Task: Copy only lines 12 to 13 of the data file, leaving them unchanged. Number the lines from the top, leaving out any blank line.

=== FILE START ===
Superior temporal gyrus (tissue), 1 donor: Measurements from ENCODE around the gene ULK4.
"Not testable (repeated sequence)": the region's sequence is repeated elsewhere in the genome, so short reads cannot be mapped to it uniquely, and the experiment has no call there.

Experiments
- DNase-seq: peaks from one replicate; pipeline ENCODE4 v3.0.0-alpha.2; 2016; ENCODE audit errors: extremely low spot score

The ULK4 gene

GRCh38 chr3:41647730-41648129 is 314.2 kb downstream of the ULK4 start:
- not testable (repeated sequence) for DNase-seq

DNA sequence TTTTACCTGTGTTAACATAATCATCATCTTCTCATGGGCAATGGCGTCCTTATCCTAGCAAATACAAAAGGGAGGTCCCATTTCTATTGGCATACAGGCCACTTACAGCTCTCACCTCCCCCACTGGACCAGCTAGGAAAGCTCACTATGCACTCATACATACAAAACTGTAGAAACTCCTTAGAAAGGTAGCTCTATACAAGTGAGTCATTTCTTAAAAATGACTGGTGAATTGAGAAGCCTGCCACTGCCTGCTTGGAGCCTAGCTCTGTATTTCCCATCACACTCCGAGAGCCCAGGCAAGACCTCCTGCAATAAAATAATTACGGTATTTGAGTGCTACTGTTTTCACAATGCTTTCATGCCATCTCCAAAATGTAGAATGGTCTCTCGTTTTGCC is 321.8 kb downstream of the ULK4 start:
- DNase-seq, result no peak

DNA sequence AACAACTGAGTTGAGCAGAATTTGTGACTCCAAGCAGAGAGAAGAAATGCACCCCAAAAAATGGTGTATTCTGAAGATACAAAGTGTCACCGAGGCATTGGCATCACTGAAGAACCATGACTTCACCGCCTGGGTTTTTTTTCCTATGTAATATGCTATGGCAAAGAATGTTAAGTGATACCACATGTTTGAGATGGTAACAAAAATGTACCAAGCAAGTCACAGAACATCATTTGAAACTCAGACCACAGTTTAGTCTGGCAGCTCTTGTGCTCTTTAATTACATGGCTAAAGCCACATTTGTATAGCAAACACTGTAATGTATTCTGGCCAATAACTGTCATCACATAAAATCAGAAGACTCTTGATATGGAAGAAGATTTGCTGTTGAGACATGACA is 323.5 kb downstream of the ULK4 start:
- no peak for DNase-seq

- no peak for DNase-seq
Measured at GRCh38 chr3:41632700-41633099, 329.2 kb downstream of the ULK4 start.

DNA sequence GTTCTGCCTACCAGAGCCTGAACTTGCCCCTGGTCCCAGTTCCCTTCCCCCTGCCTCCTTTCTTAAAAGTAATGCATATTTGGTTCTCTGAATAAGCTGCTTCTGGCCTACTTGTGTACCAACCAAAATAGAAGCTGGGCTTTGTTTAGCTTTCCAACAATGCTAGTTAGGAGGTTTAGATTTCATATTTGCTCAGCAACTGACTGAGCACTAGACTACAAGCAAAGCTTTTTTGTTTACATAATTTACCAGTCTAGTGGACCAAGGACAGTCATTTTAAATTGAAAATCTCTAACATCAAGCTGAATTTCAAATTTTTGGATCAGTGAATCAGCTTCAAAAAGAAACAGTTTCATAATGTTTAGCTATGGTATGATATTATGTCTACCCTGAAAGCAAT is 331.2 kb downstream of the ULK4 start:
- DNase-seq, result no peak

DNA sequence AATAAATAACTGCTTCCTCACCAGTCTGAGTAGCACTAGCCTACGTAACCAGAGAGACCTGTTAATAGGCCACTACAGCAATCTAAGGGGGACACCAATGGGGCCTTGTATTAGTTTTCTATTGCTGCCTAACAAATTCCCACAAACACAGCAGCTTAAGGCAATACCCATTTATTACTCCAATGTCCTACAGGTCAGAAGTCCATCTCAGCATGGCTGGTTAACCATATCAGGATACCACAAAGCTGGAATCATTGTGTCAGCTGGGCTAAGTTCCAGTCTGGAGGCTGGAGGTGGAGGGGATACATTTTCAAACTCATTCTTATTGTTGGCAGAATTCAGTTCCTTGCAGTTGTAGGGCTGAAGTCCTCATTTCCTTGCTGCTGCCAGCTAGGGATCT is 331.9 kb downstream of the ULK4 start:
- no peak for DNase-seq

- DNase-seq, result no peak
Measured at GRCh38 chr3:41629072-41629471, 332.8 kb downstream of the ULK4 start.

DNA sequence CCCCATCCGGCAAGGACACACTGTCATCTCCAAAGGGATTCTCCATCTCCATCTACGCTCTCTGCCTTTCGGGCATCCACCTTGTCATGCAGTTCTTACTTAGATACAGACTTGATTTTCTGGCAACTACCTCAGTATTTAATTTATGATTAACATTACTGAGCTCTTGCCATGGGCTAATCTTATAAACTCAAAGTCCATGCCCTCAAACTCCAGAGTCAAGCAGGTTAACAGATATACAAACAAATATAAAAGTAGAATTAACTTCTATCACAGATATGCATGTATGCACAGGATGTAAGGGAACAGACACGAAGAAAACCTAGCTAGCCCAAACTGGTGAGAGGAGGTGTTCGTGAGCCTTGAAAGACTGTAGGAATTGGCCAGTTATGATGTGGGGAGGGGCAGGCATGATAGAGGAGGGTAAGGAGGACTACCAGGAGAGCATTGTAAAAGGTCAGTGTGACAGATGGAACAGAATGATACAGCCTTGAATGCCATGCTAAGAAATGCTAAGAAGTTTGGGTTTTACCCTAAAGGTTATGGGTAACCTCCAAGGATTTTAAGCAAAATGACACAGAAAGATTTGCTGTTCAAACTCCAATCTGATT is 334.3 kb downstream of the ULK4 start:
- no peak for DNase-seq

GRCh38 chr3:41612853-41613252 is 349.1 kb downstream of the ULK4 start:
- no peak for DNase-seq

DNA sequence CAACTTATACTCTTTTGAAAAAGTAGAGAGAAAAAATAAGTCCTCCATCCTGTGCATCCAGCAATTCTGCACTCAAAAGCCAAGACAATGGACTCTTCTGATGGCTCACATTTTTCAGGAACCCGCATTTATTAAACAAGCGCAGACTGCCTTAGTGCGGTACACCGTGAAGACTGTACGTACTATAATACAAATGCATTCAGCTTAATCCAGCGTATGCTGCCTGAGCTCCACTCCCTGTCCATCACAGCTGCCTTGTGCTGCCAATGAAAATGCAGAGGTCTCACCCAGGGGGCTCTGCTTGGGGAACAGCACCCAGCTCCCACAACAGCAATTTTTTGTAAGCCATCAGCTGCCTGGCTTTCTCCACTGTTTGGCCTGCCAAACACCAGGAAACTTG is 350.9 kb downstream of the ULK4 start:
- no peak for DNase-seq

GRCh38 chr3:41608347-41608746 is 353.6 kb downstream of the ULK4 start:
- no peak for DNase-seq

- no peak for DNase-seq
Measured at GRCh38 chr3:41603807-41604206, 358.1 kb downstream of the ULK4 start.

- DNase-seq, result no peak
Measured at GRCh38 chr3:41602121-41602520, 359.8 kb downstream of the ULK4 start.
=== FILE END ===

- no peak for DNase-seq
Measured at GRCh38 chr3:41632700-41633099, 329.2 kb downstream of the ULK4 start.